Economist claims jobless rate has peaked

Despite the first rise in the number of dole claimants in five months, a senior economist still believe the country’s jobless rate may have peaked.

The latest Live Register figures showed that in April there was an increase of 100 in the numbers of people claiming the dole compared to March. The total stands at 436,000. The unemployment rate remains unchanged at 14.3%, up from 14.2 in Apr 2011.

The number of male claimants decreased by 9,337 (-3.3%) to 277,408 over the year and female claimants decreased by 233 (-0.2%) to 152,593.

Alan McQuaid, an economist with Bloxham, pointed out that the March/April data can “at the best of times” be affected by the timing of the Easter holidays in a given year.

“The seasonally adjusted Apr 2012 Live Register figure was still 2,400 lower than the February total of 438,400,” he said. “It does appear as though the labour market has stabilised or at least the rate of increase in the numbers signing on has slowed sharply.”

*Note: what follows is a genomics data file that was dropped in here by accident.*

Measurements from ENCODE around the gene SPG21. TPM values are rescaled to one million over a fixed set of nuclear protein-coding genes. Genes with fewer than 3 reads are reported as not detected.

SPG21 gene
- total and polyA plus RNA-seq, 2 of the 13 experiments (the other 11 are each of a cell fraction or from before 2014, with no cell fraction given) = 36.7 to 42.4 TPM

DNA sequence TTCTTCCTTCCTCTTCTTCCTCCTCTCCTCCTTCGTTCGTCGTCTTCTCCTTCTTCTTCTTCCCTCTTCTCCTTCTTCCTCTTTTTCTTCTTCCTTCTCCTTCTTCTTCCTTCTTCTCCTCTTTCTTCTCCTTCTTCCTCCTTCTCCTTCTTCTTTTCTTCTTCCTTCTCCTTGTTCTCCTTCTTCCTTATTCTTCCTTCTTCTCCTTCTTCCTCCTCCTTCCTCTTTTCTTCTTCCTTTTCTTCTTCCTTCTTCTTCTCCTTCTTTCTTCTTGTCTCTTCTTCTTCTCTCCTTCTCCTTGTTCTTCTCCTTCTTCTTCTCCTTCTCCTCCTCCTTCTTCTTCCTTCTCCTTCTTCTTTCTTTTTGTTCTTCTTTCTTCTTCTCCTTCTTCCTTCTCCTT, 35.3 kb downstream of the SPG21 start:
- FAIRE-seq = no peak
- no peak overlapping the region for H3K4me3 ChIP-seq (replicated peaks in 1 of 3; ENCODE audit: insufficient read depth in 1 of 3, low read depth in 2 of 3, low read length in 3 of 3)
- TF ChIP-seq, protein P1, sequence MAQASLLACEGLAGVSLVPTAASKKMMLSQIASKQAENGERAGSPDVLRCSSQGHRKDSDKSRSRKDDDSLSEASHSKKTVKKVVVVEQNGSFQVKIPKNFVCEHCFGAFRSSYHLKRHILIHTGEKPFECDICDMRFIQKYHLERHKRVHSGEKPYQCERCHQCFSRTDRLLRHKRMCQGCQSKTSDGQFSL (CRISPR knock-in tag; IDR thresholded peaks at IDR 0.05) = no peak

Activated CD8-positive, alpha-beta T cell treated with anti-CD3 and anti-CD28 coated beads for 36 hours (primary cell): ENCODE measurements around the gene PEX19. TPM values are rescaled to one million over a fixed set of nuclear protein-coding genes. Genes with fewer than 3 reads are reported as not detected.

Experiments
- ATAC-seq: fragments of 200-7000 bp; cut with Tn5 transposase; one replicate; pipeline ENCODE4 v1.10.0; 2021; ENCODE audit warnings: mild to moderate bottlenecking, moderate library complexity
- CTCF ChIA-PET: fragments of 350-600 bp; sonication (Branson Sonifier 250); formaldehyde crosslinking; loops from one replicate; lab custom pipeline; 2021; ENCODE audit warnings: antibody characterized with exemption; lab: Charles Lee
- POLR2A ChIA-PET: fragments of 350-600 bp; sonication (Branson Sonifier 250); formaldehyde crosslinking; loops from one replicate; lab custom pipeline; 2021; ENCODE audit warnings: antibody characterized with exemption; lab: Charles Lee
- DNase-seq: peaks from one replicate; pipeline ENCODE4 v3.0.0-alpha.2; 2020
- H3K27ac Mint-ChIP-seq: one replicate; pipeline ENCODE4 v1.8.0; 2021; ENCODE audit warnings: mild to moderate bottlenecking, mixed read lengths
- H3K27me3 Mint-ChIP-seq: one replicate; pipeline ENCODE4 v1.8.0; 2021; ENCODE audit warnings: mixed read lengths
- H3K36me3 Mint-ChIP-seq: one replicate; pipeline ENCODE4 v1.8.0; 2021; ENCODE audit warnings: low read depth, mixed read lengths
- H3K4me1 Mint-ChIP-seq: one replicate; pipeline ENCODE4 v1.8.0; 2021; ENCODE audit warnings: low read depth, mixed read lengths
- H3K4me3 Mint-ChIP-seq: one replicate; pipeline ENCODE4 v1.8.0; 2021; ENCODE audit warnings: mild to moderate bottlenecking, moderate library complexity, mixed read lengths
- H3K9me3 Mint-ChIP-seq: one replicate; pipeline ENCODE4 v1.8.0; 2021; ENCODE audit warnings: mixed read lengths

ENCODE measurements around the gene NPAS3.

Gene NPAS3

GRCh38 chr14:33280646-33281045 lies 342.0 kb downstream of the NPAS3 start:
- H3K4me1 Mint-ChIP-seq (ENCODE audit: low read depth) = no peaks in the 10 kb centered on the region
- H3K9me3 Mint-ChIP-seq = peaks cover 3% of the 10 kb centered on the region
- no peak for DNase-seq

Mr McQuaid said there was cause for worry, however, in the number of long-term dole claimants.

The number of long-term claimants was 184,053, an annual rise of 14,633 or 8.6%.

“This rate of increase in long-term claimants has been slowing over the last 12 months or so with an annual rise of 57,597 (+55.9%) having been recorded in Jan 2011.”

Economists have warned that, despite the drop in dole claimants over the last few months, emigration is playing a big part in keeping the numbers signing on down, a view echoed by Mr McQuaid.

“There is unlikely to be any significant improvement on the jobs front until the economy starts to grow again on a sustained basis,” he said. “Still, recent economic trends/data have been encouraging, suggesting that the jobless rate may have peaked.”


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